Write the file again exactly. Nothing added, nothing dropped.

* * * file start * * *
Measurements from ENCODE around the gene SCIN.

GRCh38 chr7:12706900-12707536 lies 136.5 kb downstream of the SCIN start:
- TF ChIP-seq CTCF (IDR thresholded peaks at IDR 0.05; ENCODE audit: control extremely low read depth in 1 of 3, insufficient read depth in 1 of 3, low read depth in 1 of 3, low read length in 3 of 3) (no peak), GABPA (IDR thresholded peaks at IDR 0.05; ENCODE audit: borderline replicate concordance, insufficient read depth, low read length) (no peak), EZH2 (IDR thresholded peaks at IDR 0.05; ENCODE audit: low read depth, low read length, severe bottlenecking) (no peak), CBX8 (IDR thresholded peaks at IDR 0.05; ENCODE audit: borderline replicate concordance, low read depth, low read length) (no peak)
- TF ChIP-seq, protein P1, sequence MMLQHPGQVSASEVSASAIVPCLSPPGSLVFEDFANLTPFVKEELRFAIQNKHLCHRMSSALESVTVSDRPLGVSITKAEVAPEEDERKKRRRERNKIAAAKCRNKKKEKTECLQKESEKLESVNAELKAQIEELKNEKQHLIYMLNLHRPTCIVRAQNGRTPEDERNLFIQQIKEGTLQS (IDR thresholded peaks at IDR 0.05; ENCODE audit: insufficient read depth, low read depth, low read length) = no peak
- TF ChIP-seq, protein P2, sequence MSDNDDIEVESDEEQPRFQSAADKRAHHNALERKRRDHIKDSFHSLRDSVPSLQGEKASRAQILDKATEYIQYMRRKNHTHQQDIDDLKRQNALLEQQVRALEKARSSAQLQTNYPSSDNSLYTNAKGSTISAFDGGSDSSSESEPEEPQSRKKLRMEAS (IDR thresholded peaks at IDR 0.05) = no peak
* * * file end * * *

Measurements from ENCODE around the gene SCIN.

GRCh38 chr7:12706900-12707536 lies 136.5 kb downstream of the SCIN start:
- TF ChIP-seq CTCF (IDR thresholded peaks at IDR 0.05; ENCODE audit: control extremely low read depth in 1 of 3, insufficient read depth in 1 of 3, low read depth in 1 of 3, low read length in 3 of 3) (no peak), GABPA (IDR thresholded peaks at IDR 0.05; ENCODE audit: borderline replicate concordance, insufficient read depth, low read length) (no peak), EZH2 (IDR thresholded peaks at IDR 0.05; ENCODE audit: low read depth, low read length, severe bottlenecking) (no peak), CBX8 (IDR thresholded peaks at IDR 0.05; ENCODE audit: borderline replicate concordance, low read depth, low read length) (no peak)
- TF ChIP-seq, protein P1, sequence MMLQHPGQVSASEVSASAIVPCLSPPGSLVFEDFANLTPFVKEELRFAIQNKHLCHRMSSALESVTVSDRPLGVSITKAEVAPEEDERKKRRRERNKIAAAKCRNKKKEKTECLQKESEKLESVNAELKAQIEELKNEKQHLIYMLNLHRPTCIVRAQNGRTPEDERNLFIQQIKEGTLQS (IDR thresholded peaks at IDR 0.05; ENCODE audit: insufficient read depth, low read depth, low read length) = no peak
- TF ChIP-seq, protein P2, sequence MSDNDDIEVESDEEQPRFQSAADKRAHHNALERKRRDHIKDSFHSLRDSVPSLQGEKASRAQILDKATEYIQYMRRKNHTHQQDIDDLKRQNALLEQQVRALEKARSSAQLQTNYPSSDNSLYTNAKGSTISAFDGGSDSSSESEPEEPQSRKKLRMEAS (IDR thresholded peaks at IDR 0.05) = no peak